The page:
Home / Insights / Blog / Government Clarifies EU Workers’ Status Post-Brexit

Government Clarifies EU Workers’ Status Post-Brexit

Government Clarifies EU Workers’ Status Post-Brexit

EU Workers in the UK After Brexit

The Cabinet has voted to back a scheme for post-Brexit immigration that will see workers from the EU subject to the same rules as those from other foreign countries, with special allowances for low-skilled workers in some sectors.

Government ministers unanimously assented to the proposal put forward by Home Secretary Sajid Javid, following recommendations from the independent Migration Advisory Committee (MAC).

Professor Alan Manning, chairman of the MAC independent advisory body, recommended that EU workers be subject to the same visa rules as other migrants at a meeting with government officials in late September. In addition, Professor Manning urged the government to abolish an existing annual limit on the number of highly skilled, non-EU workers granted permission to work in Britain, once the nation leaves the EU.

A spokesperson for the Prime Minister stated that a new system will come into force “once free movement is brought to an end” and will “work in the best interests of the UK including by helping to boost productivity.”

Insiders to the talks add that special allowances for the migration of low-skilled EU labourers are being considered by the government to support British industries which currently rely on vastly EU workforces.

Exceptions considered for low-skilled workers in some sectors

If introduced, such allowances for low-skilled EU workers in certain sectors would help to lessen the impact of Brexit on employers in areas such as construction and commercial real estate.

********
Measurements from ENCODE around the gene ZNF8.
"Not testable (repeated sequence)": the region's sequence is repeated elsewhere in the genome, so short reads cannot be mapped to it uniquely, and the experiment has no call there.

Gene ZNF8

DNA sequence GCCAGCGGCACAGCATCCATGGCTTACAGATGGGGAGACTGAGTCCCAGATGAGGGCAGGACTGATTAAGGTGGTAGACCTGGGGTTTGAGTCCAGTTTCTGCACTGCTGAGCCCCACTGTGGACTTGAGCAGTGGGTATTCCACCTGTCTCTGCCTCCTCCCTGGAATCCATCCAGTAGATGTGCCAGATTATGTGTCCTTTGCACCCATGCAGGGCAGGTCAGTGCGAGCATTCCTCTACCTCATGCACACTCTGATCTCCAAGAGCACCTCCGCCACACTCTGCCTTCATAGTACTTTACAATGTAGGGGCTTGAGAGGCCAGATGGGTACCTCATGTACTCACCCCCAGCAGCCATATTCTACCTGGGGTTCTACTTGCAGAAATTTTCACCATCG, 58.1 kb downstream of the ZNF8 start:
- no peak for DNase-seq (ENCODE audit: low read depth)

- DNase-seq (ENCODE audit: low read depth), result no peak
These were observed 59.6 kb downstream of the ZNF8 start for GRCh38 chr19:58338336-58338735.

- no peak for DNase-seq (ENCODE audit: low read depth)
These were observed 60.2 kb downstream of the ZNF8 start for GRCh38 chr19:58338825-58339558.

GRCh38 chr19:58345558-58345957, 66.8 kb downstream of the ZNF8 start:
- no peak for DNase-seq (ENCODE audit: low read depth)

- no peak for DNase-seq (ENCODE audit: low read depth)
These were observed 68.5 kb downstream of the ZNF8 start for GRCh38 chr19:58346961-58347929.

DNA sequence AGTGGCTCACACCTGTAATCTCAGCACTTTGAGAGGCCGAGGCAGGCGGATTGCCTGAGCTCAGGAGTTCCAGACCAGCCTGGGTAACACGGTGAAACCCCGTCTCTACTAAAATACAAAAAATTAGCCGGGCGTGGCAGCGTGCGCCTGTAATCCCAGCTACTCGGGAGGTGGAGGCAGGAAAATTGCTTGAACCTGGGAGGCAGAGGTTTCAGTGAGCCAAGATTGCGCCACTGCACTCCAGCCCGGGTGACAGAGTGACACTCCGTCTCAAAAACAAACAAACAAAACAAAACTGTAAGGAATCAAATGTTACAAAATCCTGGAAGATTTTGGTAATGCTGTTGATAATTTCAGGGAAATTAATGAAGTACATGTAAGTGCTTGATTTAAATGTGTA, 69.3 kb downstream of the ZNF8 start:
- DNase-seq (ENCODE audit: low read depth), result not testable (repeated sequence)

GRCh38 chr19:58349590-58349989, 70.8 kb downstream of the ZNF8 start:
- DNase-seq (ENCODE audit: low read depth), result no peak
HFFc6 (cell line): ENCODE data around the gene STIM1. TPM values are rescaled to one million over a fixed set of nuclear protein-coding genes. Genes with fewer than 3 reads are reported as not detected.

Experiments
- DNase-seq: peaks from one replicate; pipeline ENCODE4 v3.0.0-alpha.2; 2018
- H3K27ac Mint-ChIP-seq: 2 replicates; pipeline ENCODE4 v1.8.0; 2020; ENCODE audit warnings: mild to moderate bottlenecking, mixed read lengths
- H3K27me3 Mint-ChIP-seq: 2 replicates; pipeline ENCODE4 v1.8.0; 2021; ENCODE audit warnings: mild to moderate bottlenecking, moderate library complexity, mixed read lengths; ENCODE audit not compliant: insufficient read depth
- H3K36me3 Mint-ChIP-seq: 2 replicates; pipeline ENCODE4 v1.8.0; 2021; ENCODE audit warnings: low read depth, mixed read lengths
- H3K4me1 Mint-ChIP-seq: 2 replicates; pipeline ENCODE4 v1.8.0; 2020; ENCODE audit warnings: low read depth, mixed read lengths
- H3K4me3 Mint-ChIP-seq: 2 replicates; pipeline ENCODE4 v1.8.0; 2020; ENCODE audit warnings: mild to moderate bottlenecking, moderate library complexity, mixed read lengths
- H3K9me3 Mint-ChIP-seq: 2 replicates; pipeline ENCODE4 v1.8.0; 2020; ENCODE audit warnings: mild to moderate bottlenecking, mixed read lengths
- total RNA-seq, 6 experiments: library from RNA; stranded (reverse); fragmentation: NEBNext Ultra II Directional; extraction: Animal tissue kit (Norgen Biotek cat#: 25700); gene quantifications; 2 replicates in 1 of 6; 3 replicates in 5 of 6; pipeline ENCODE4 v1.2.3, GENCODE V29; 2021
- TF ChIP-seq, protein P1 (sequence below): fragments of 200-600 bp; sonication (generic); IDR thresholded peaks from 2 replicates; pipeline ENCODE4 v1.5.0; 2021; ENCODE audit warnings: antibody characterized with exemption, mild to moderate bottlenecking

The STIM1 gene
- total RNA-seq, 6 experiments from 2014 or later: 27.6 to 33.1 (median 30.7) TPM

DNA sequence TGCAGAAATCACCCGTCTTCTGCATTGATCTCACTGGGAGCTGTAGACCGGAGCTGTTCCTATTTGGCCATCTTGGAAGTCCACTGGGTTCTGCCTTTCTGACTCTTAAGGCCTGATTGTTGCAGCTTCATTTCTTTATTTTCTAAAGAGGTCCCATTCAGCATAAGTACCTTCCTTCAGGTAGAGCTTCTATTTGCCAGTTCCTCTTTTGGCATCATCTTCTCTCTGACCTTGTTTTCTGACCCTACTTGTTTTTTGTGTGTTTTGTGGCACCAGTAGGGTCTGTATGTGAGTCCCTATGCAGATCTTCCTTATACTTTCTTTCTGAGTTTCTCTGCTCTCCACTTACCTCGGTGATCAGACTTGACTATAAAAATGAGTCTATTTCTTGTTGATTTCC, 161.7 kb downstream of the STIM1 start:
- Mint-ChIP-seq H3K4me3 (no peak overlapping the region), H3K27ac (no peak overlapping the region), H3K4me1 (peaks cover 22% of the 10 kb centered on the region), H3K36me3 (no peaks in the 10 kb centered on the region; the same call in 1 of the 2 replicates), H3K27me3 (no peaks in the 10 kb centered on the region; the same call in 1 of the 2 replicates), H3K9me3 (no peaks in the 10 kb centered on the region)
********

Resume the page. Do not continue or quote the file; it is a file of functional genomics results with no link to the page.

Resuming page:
A move to subject EU workers to the same restrictions as other foreign workers would mean that workers would need to apply for a visa, ranging from Tier 1 (investors and “exceptional talent”), to Tier 2 (skilled worker), Tier 3 (unskilled worker) and Tier 4 (student).

At present, no Tier 3 visas for unskilled workers are being granted – a policy to which the government appears prepared to make an exception, in the interest of UK employers with largely EU staff.

Real estate industry leaders including the chief executive of the Shaftesbury Group property investment fund –which represents 600 businesses in London’s West End – have expressed concern that changing immigration rules for EU workers could deter a large part of the EU workforce from the retail sector.

Shaftesbury CEO Brian Bickell adds that EU workers are already being dissuaded from the UK by a combination of tightening visa restrictions and newfound uncertainty surrounding EU migration rules, stating:

“At the moment there is also lot of uncertainty over whether European staff can stay, which is causing big problems for our retailers.”

Employers prefer EU workers to UK natives

New research published by the Migration Advisory Committee underlines that UK employers are reluctant to recruit more British staff to replace EU workers once Britain leaves the EU.

The review of UK employers, commissioned by former Home Secretary Amber Rudd, surveyed 400 businesses, industry bodies, government departments and other organisations. Its feedback reveals that many employers in Britain feel that migrants from the European Economic Area are more reliable than UK workers and more willing to work long or anti-social hours.

This is supported by statistics, which show absenteeism rates in low-skilled jobs to be 40% higher amongst British workers than those from EU countries including Bulgaria, Romania and Poland.

The Home Office has affirmed that the feedback and evidence gleaned in the independent study will be considered in the ongoing development of a new migration system for Britain after Brexit. Meanwhile, another report from leading academics has underlined the prevalence of low-skilled EU workers in the British workforce.

The University of Oxford’s Migration Observatory estimates that EU workers currently account for 132,000 cleaning jobs, 120,000 basic hospitality jobs, 96,000 warehouse roles, 91,000 factory plant positions and 26,000 construction jobs in the UK

Contact our employment law experts today

Find out how we can support your employment law requirements throughout out Brexit and protect your business and your reputation as a fair employer by calling us on 03456 381381. Alternatively email your details to employment@ibblaw.co.uk.

You may also be interested in

Tier 1 Entrepreneur: Establishing a Business in the UK